Meal Planning for Two
Hoka One One Mach Shoe Review
Grilled Cheese and Tomato Soup 4 Miler

Questions for you:
Did you get any snow from the storm?
How was your training?

Hoka One One Mach

Hoka One One Mach

The Hoka One One Mach is a brand new model from Hoka One One. It is basically the replacement for the discontinued Hoka One One Clayton 2. So if you’re looking for the closest thing to the Hoka One One Clayton, then the Mach is your best bet.  It’s the first model I’ve run in.  I have run in both the Hoka One One Clifton as well as the Bondi.

My apologies, but I took photos when I first got the shoe and lost them.  I realized I had lost “clean photos” of the shoe, so you’ll have to deal with them with over 100 miles of mud and dirt.  At least, you know I run in them.  😉

hoka one one mach shoe review

While I work in a running store, it’s important to keep in mind that there is no perfect running shoe.  Not everything works for everyone, and Hoka is not paying me to write about their shoes.  Here is a stock photo for good measure. hoka one one mach shoe review

Weight: Men’s size 9: 7.7oz Women’s size 8: 6.5oz

Drop: 5mm

It always seems to surprise people that most Hoka Shoes are a 4-5mm drop.  It’s like running on a flatter elevated platform.

The Fit:

The Hoka One One Mach is one of the wider Hoka models.  It has a full knit upper.  The knit upper means it’s seamless and allows feet to spread out as appropriate.  As I’ve mentioned in many reviews, but more shoe companies are going towards a seamless upper.  It accommodates wider feet including bunions.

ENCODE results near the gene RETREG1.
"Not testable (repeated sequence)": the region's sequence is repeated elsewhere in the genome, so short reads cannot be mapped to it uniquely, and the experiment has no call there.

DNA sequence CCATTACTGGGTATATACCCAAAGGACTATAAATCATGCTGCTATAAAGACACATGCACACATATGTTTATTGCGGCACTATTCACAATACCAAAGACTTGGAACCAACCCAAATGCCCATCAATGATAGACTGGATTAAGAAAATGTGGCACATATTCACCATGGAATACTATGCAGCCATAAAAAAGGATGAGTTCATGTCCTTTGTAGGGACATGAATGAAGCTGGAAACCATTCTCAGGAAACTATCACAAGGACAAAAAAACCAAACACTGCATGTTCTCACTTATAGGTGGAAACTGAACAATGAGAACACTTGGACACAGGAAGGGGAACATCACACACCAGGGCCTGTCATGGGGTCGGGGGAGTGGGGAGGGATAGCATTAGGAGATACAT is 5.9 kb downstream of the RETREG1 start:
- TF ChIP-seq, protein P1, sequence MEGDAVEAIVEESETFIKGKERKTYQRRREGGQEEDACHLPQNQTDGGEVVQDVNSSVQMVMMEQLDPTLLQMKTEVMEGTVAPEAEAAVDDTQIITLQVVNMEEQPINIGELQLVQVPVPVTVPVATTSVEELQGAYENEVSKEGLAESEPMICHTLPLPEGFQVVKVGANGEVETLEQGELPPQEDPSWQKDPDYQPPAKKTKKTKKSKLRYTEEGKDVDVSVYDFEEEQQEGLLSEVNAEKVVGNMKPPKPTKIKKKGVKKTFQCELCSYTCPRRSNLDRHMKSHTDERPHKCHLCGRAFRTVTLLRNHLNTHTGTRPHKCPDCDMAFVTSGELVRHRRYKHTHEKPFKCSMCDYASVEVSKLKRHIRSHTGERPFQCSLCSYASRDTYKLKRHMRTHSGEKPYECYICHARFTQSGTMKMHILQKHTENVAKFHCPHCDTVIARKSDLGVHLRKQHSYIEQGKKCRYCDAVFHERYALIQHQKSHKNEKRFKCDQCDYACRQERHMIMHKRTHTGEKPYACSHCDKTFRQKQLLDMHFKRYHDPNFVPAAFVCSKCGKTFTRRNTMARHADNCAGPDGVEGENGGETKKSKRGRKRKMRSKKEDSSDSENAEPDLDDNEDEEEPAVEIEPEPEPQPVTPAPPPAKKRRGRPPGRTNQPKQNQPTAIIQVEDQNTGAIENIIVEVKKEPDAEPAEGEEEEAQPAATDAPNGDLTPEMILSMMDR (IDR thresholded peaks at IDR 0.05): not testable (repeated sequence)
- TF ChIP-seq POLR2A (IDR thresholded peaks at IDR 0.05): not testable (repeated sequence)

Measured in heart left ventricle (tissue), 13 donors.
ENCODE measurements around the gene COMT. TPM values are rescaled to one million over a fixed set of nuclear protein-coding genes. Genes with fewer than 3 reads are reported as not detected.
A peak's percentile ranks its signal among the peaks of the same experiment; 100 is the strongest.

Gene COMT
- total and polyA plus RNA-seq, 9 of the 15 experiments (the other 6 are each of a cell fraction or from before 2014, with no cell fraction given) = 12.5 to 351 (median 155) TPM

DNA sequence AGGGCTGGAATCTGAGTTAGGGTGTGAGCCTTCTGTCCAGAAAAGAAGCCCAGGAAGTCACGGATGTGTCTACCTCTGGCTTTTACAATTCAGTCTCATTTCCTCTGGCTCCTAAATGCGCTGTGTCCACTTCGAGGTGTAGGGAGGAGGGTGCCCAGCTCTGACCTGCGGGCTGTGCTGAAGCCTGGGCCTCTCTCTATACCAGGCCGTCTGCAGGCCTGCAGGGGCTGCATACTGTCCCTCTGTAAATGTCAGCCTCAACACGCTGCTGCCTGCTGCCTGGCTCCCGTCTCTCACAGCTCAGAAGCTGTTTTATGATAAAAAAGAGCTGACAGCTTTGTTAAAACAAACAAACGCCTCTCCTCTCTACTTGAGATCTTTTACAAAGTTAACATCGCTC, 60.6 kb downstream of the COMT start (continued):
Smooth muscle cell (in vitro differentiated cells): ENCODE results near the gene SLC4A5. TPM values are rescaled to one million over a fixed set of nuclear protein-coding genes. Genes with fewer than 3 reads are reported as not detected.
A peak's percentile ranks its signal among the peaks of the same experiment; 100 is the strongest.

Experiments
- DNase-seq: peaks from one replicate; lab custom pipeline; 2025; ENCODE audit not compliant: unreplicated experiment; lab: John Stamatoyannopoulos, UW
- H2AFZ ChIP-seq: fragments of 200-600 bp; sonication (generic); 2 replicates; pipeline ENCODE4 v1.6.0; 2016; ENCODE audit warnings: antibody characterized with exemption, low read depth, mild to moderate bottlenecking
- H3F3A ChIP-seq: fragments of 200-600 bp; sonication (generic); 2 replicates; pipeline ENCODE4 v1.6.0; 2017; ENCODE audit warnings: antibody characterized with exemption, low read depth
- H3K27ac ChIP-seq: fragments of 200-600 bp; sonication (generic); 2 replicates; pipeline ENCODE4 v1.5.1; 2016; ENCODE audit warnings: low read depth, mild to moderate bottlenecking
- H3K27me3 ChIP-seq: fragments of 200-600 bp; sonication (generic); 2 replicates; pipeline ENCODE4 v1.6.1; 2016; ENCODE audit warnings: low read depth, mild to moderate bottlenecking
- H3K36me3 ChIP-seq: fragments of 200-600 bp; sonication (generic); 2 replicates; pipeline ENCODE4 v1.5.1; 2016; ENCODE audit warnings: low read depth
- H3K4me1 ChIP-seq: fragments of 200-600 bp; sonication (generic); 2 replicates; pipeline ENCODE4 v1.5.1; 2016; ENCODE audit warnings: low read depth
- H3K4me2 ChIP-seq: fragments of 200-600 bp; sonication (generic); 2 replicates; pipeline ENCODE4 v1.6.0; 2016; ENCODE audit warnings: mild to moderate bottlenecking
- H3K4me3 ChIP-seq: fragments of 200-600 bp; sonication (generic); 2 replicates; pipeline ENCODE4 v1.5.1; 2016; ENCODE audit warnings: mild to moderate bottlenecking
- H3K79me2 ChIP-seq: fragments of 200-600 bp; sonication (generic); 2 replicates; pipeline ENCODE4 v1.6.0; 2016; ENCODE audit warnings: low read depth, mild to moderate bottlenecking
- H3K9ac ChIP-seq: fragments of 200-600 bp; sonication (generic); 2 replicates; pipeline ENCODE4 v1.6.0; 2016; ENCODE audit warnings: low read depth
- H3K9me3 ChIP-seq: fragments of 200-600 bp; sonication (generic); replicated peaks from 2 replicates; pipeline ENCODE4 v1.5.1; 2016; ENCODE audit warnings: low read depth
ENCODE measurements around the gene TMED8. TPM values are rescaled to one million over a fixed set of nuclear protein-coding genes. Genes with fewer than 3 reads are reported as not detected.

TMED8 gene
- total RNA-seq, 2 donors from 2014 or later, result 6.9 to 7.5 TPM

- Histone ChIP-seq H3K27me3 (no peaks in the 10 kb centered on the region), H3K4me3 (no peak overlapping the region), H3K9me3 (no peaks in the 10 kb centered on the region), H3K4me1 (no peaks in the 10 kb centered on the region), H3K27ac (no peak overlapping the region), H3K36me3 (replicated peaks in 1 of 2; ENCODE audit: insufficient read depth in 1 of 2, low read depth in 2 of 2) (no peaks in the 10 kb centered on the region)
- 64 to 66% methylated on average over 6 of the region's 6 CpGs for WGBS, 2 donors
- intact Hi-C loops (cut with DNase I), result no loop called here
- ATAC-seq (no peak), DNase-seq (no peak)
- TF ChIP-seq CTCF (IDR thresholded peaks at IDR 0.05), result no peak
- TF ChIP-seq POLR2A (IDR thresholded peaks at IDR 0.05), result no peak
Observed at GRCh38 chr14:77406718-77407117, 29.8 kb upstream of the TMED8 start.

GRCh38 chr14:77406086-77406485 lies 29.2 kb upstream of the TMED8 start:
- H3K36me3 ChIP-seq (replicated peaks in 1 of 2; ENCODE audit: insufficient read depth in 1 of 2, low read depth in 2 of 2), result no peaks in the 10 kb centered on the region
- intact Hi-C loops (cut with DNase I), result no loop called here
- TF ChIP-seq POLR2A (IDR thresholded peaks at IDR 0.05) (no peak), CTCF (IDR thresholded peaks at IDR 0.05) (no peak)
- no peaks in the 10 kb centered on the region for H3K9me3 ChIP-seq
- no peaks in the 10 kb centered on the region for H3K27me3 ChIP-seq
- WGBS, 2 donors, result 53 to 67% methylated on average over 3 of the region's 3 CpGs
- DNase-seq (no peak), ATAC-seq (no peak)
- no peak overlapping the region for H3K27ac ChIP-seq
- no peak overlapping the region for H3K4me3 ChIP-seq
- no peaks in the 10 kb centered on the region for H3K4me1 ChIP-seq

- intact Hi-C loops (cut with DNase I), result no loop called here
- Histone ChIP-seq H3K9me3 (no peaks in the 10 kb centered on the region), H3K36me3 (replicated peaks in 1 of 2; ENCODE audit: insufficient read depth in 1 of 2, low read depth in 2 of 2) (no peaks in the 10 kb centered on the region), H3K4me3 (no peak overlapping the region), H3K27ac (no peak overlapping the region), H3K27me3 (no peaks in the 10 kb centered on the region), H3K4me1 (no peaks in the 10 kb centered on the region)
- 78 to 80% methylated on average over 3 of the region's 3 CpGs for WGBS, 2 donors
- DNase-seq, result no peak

Knit uppers are more seamless and a more flexible fit.  Personally, I prefer seamless and knit uppers because they fit my foot much better.


I like the ride a lot.  While I never ran in the Hoka Clayton, I do know it’s the most similar and meant to replace it.  It’s lighter and more firm than any other Hoka model.

Why is that?

The Mach uses a new material from Hoka named: ProFly.

ProFly makes the heel firmer in the forefoot but softer in the heal.  It’s designed to role you forward and the difference also helps protect the feet, especially if you are more likely to heel strike. According to Hoka, the Profly is more durable and resilient.  I found it to be the springiest and most “fast” of any Hoka shoe I’ve run in so far.

hoka one one mach shoe review


I’ve logged just over 100 miles in the Mach and like it a lot.  I wasn’t sure how much I would but new shoes are always fun to try (if they are appropriate for your foot).  I haven’t had any issues, or blisters, which is essential as well.  I’ll keep the Hoka One One Mach is my rotation until the cushion is gone.

Current Shoe Rotation:

Daily runs: Hoka One One Mach, Brooks Glycerin, Saucony Triumph ISO 4
Workouts: Nike Zoom fly, Altra Escalante
Races: Saucony Type A or Endorphin

Questions for you:
What is your current favorite running shoe?
Do you prefer more or less cushion?

Grilled Cheese and Tomato Soup 4 Miler (24:30)

Grilled Cheese and Tomato Soup 4 Miler (24:30)

This is my third year running and also my slowest time yet!  The wind played a role, and I think my body caught up to me after trying to assimilate back into the real world from vacation.

I woke up on Sunday feeling exhausted.  I had gotten a deep tissue massage a few days prior, and while my legs had recovered well my half PR, I don’t think they did from the massage.

My in-laws, husband, and I got to the race around 9 am.  I did and quick warmup, realized how windy it was, and made it to the start.  By the time I knew it, we were off.